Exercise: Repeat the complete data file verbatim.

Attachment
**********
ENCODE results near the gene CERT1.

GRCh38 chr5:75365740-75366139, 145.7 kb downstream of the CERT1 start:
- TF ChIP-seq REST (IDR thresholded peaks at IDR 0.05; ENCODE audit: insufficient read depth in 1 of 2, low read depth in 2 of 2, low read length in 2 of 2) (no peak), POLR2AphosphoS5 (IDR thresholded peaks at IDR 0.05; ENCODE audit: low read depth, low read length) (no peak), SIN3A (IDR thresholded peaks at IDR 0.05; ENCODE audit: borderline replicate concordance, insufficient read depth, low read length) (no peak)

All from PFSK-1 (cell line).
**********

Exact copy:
ENCODE results near the gene CERT1.

GRCh38 chr5:75365740-75366139, 145.7 kb downstream of the CERT1 start:
- TF ChIP-seq REST (IDR thresholded peaks at IDR 0.05; ENCODE audit: insufficient read depth in 1 of 2, low read depth in 2 of 2, low read length in 2 of 2) (no peak), POLR2AphosphoS5 (IDR thresholded peaks at IDR 0.05; ENCODE audit: low read depth, low read length) (no peak), SIN3A (IDR thresholded peaks at IDR 0.05; ENCODE audit: borderline replicate concordance, insufficient read depth, low read length) (no peak)

All from PFSK-1 (cell line).